This was the fifth time I’d tried raw blubber and I have to admit – it is still not something I’d choose to eat. The salt did help in the case, as did the fact that it was more solid than the blubber I’d previously tried, but it is definitely an acquired taste-texture-idea that my mind still won’t embrace.
The dried cod was delicious (as usual – I eat a lot of dried cod) and the dried Minke whale was also good – though a very strong and dark meat.
Our other meals were equally impressive!
Seafood lunch on the second day at Sassannguit
Lunch the next day was a massive seafood extravaganza with snow crab, Greenlandic prawns, lumpfish roe, and scallops.
And dinner was musk-ox with salad foraged from around the camp and augmented with tomatoes.
You definitely don’t go hungry at Sassannguit! And it is a fantastic opportunity to try many of the traditional Greenlandic foods.
Arctic Char fishing at Sassannguit
After lunch, it was time to head out fishing. I borrowed a rod from Leif (Judith had her own fly rod) and Leif came with us to show us his favourite spots. We’d had a lot of rain recently so the river was absolutely raging and Leif wasn’t sure how that might affect the fishing. But we were keen to try.
We didn’t walk far to arrive at the first potential fishing hole. Judith christened her new fly rod
while Leif and I used an ordinary rod to see what we could catch.
To be honest, I’m amazed that the Char can swim upstream at all with so much water against them, but they do it every year and I was about to learn how when I caught my first fish.
Man, they can fight!!
Trying to pin the fish down to take the hook out was incredibly tough as it flipped and flopped around trying to escape. Fortunately, they have no sharp bits otherwise I would have been cut to shreds! They are incredibly powerful fish. Apparently – the strongest of all trout.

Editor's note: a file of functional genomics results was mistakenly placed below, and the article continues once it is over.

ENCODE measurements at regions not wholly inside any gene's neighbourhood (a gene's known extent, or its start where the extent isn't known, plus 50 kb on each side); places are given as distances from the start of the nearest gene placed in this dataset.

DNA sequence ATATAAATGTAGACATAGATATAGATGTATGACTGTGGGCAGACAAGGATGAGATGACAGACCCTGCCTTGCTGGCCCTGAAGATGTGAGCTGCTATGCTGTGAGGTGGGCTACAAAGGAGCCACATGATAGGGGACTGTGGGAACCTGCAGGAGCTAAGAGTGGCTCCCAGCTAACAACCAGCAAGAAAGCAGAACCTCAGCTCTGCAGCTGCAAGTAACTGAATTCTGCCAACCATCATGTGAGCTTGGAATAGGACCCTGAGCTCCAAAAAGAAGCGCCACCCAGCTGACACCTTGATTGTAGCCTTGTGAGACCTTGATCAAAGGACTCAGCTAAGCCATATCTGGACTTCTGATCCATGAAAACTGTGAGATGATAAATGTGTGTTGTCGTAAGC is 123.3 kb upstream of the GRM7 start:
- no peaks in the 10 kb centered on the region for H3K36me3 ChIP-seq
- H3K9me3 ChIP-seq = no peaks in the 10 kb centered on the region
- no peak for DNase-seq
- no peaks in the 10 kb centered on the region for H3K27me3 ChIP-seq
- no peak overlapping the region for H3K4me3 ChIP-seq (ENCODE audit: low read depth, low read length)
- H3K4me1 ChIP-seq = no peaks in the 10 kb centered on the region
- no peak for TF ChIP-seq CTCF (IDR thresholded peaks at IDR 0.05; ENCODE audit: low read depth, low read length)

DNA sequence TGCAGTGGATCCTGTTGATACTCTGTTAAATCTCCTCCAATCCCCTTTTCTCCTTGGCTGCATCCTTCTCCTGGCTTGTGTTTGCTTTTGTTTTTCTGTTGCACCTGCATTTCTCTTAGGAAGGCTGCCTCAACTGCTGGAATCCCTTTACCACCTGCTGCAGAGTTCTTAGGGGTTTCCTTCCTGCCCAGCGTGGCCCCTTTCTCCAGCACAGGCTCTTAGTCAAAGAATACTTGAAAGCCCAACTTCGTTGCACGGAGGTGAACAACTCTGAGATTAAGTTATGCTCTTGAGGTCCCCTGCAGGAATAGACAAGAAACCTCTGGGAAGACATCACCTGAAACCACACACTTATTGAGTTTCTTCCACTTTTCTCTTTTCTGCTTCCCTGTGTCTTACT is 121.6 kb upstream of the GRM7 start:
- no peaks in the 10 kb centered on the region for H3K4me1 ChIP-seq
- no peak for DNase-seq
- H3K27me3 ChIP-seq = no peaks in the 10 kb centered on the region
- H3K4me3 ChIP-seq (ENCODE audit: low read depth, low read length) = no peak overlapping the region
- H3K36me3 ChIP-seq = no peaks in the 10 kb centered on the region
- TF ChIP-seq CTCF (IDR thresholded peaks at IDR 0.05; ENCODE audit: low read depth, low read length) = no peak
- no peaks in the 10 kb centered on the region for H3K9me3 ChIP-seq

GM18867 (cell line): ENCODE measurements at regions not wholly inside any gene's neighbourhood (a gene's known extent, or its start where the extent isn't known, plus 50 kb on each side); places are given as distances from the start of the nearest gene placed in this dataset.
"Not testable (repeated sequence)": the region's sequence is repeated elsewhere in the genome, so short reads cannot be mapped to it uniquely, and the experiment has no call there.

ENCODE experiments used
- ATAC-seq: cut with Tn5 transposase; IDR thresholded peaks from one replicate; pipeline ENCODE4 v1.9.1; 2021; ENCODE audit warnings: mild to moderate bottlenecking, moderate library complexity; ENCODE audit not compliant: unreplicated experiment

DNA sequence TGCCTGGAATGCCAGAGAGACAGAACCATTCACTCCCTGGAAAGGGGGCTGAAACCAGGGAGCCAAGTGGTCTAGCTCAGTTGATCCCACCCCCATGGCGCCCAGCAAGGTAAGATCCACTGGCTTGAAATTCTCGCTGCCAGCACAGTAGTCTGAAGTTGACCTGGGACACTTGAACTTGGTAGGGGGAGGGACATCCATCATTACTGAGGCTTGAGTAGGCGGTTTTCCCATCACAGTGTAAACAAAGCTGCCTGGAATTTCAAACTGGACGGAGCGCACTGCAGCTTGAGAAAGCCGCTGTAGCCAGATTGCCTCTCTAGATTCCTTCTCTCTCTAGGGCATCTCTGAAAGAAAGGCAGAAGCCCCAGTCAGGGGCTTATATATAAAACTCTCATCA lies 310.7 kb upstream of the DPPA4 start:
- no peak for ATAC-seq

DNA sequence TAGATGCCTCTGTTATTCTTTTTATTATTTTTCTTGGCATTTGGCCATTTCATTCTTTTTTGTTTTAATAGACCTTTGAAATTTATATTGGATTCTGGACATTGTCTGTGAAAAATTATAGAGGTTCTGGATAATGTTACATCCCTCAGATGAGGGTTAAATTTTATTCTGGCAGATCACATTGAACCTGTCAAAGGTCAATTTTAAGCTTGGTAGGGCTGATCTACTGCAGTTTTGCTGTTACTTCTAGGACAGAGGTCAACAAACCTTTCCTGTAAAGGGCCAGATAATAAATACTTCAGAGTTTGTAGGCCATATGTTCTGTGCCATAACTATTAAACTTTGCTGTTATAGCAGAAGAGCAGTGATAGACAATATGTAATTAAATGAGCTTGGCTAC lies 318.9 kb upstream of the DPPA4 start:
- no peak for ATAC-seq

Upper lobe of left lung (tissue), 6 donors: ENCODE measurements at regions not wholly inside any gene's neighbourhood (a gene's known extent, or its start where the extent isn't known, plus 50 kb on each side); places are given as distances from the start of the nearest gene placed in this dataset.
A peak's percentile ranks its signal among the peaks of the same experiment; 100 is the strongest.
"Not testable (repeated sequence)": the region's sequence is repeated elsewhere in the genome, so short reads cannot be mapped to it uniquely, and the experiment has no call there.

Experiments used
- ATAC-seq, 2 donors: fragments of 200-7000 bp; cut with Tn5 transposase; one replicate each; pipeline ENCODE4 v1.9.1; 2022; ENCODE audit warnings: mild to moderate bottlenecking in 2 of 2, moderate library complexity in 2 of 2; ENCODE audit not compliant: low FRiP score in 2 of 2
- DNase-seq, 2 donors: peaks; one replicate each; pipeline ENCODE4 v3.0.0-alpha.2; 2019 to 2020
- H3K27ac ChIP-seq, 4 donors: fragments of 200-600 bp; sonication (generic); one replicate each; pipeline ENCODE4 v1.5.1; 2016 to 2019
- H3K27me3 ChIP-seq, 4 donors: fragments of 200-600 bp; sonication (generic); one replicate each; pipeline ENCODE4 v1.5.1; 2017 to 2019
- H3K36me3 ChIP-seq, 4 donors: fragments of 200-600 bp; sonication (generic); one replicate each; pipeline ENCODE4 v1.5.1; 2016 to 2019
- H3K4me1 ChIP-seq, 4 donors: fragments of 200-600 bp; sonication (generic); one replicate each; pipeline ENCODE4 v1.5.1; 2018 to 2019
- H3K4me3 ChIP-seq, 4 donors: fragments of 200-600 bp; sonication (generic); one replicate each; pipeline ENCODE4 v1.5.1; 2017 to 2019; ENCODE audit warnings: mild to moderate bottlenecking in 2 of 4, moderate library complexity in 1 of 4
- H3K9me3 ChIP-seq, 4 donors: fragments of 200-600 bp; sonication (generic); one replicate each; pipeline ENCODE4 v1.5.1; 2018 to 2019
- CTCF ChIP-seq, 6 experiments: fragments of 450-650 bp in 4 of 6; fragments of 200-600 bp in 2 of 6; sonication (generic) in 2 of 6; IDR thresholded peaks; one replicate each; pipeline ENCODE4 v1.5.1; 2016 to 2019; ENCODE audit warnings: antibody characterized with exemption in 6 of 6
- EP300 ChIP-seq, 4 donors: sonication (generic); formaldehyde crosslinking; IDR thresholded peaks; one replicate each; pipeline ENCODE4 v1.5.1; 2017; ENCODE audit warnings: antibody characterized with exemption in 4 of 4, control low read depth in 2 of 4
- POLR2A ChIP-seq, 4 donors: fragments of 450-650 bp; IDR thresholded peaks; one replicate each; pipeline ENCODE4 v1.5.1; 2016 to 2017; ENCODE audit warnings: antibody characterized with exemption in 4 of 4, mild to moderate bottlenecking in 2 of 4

This particular type of Char is found throughout the Arctic and is known as eqaluk in the Greenlandic language. It spends its winters in lakes, heads out to sea in the early spring, and then returns to spawn in the rivers during summer. This is the season to catch Arctic Char.
During the 3 hours we fished that first afternoon, I caught 5 fish (through 3 weren’t big enough to keep) and missed about 3 more. Perhaps the river was running too fast for good fishing … or perhaps I’m just not very good at it 🙂
Still, it was relaxing. And 2 fish were better than no fish. At least they were sufficient for Agathe to show us how the Greenlandic people traditionally dry and smoke their fish when we returned to camp.
Judith’s monster and one of my fish caught the first afternoon
Guess what was for dinner that night 🙂
Boiled Arctic Char for dinner – delicious! It’s also really fantastic pan-fried or baked.
Read more about Sassannguit
If this post has piqued your curiosity about our experiences in Sassannguit in Greenland, read about the rest of my adventure:
- Sassannguit – a traditional Greenlandic experience
- Fishing Arctic Char at Sassannguit
- Drying fish (Arctic Char) at Sassannguit
- Smoking fish (Arctic Char) at Sassannguit
- Foraging and hiking at Sassannguit
Sassannguit is located just south of Greenland’s second-largest city, Sisimiut. If you are planning to visit Sisimiut – make sure you read my Ultimate Travel Guide to Sisimiut over at Guide to Greenland.